Less than two weeks after being punished with new U.N. sanctions, North Korea has sent its ceremonial head of state and two top economic officials to Singapore and Indonesia on a trip that appears aimed at drumming up outside investment.

Kim Yong Nam, president of the Presidium of North Korea's parliament, arrived in Singapore on Friday for his first reported trip overseas since late leader Kim Jong Il's December death. He is to head Sunday to Indonesia with two senior economic officials, according to North Korean state media. Kim, no relation to Kim Jong Il and current leader Kim Jong Un, often represents North Korea abroad.

The weeklong journey comes on the heels of new U.N. sanctions imposed on North Korea for launching a long-range rocket last month in defiance of Security Council resolutions banning it from nuclear or ballistic missile activity. North Korea insists the launch was an attempt to send a satellite into space.

Washington suspended an agreement to provide North Korea with food aid, and the North could face more punishment if it follows the launch with an atomic test as it did in 2006 and 2009.

Even as it has risked punishment by developing missiles, North Korea also has focused since 2009 on improving its economy by developing light industry, drawing foreign investment and expanding trade.

With ties remaining tense with South Korea, North Korea is looking elsewhere to build economic partnerships.

Singaporean entrepreneurs already are supplying the well-to-do in Pyongyang with everything from Heineken beer to Hello Kitty, and have introduced some locals to hamburgers, fried chicken and Belgian waffles.

North Korea is looking to diversify its trade, import natural resources and export consumer goods with Southeast Asia's help.

Singapore offers an attractive model for attracting direct foreign investment, while resource-rich Indonesia could give pointers on how to make money from minerals, said Cho Bong-hyun, a research fellow at the IBK Economic Research Institute in Seoul.

The North Koreans may also use the trip to Singapore to learn how to develop a successful growth model that does not threaten the political power structure, said Andray Abrahamian, executive director of Choson Exchange, a Singapore-based nonprofit group that has provided business and legal training for about 200 young North Korean government officials and students.

"Singapore's development trajectory has been attractive to a number of countries who are interested in maintaining political stability to manage rapid economic growth," he said.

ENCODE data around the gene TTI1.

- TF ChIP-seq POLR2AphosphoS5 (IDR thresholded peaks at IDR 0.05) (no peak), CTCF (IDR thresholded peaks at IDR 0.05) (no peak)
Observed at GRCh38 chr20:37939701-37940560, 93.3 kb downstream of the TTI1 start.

Trade and investment between North Korea and Southeast Asia have waxed and waned over the past 12 years.

From 2000 to 2006, trade with 11 Southeast Asian countries — including Indonesia, Singapore and Thailand — accounted for 10 to 12 percent of North Korea's foreign trade. But after Singapore and others pledged to enforce U.N. sanctions, trade with the region dropped to less than 2 percent in 2010, according to the Korea Institute for International Economic Policy in Seoul.

North Korea has sought to reverse that trend. In 2010, Singapore was North Korea's sixth-largest trade partner, according to the Korea Trade-Investment Promotion Agency in Seoul. And in recent years, North Korea has developed two special economic zones, in Rason in the northeast and Hwanggumphyong in the northwest, and is looking to Singapore for guidance, analysts said.

"Since the 1990s, North Korea has consistently said that it sees Singapore as a model for its special economic zones," said Lim Soo-ho, a researcher at Samsung Economic Research Institute in Seoul.

Accompanying Kim is Ri Kwang Gun, who heads the Joint Venture and Investment Commission in charge of attracting foreign investment.

North Korea could also try to sell itself to manufacturers looking for cheap labor as well as boost exports of its consumer products, analysts said. The other economic official in the North Korean delegation is An Jong Su, the minister of light industry, according to the official Korean Central News Agency.

South Korea, meanwhile, is set to negotiate with China on a free trade agreement that may lift tariffs on products made in North Korea's special economic zones, making investment in North Korea more favorable.

"North Korea has the cheapest labor in the world, less than half of China's (rates)," said Lim. "Foreign investors can manufacture goods in North Korea and export them to China."

Indonesia, meanwhile, may be able to provide guidance on how North Korea can exploit mineral resources that the North Korea Resources Institute in Seoul estimates are worth more than $10 trillion, analysts said.

Indonesia has had strong ties with North Korea since 1964. In 1965, when late North Korean founder Kim Il Sung paid Indonesia a visit, President Sukarno presented him with an orchid dubbed the Kimilsungia.

On Tuesday, North Korean and Indonesian officials signed an agreement to share news stories, photos, video and TV footage, and eventually swap journalists, Indonesia's Foreign Ministry said in a statement.


Associated Press writers Harald Olsen in Seoul and Alex Kennedy in Singapore contributed to this report.